When Harry met Rody


HARRY Roque’s crit­ics al­lege he has aban­doned his party prin­ci­ples and be­lief in hu­man rights when he ac­cepted the new job as pres­i­den­tial spokesman.

Party-list con­gress­man Roque is the House deputy mi­nor­ity leader. Other politi­cians read­ily de­fected to Pres­i­dent Duterte’s rul­ing party, he can switch po­lit­i­cal par­ties. Not a big thing nowa­days, is it?

His ad­vo­cacy in hu­man rights is some­thing else. Tougher to switch sides here: from de­fender of vic­tims to de­fender of al­leged vic­tim­iz­ers. Still, Roque in­sists he can speak for Pres­i­dent Duterte on con­tro­ver­sial meth­ods in com­bat­ing il­le­gal drugs with­out dump­ing his avowed pre­cepts on in­di­vid­ual lib­er­ties.

Not a frat brod

One can un­der­stand how Roque caught the eye of Duterte. The con­gress­man, though with the mi­nor­ity, has been de­fend­ing the pres­i­dent on a num­ber of con­tro­ver­sial is­sues. Un­like other ap­pointees in the Cabi­net, Roque is a Harry-come­lately. He’s not one of Duterte’s fra­ter­nity brothers or col­lege mates.

And he came as a re­place­ment or sub­sti­tute, ap­par­ently be­cause his pre­de­ces­sor hasn’t sat­is­fied Duterte’s de­mands. The pres­i­dent said he and Roque are the same as they’re both “play­ful.” Not spe­cific enough. Did he mean play­ful-tease or play­ful-tough? Those hol­low blocks

By Roque’s ini­tial salvo even be­fore his of­fi­cial as­sump­tion on Nov. 6, in which he threat­ened crit­ics who throw stones at his boss to get a shower of not just stones but “hol­low blocks,” he’s not be­ing play­ful at all, he’s be­ing tough, pe­riod.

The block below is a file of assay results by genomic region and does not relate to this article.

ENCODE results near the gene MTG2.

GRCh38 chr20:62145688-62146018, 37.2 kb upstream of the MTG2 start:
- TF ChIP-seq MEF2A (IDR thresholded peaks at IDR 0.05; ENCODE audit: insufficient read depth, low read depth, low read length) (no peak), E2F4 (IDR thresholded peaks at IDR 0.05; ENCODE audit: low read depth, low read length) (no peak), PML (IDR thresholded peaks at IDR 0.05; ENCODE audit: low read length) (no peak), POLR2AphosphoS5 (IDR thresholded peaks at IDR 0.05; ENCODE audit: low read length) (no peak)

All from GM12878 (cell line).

It would di­rectly clash with the style of out­go­ing spokesman Ernesto Abella, a pas­tor whose “com­po­sure” and “mod­er­a­tion” in speak­ing for Duterte has earned praise even from crit­ics. Roque wouldn’t be ex­plain­ing or even walk­ing back on the pres­i­dent’s oc­ca­sional rant. No dam­age con­trol, just re­turn fire, bul­let for bul­let, hol­low block for stone.

How did Harry and Rody meet? Broad­caster’s case

A Rap­pler story some­time ago said Roque was the lawyer of Davao City ra­dio com­men­ta­tor Alexan­der Ado­nis who was charged with li­bel by a politi­cian whom tabl oid me­dia in Manila tagged the “Burlesk King.”

The politi­cian, caught in a love tryst with a mar­ried woman, was al­legedly forced by the hus­band to run naked across the ho­tel lobby. Ado­nis who read the news re­port in a Davao ra­dio sta­tion was con­victed in 2007 while his co-ac­cused, the sta­tion man­ager, was ac­quit­ted. Ado­nis lost by de­fault; for lack of money, he skipped the trial and was sen­tenced to more than four years in jail. He was re­leased on pa­role af­ter two years in the Davao Pe­nal Colony.

Same cause then

Harry and Rody came to know each other be­cause of the Ado­nis case: Roque de­fended the broad­caster and Duterte cast his lot with them, as the politi­cian-com­plainant was then a po­lit­i­cal ri­val.

They shared the same cause then. They may not share the same causes this time: on hu­man rights and is­sues such as the death penalty and low­er­ing the age of crim­i­nal li­a­bil­ity, they clash. One’s gotta give and it’s highly un­likely it’s the pres­i­dent who will.

Roque’s the hi red help and Duterte’s the boss. You can see where the wind blows. We may now be see­ing some of it in Harry’s threat to throw hol­low blocks to an­swer stones thrown at his chief client.

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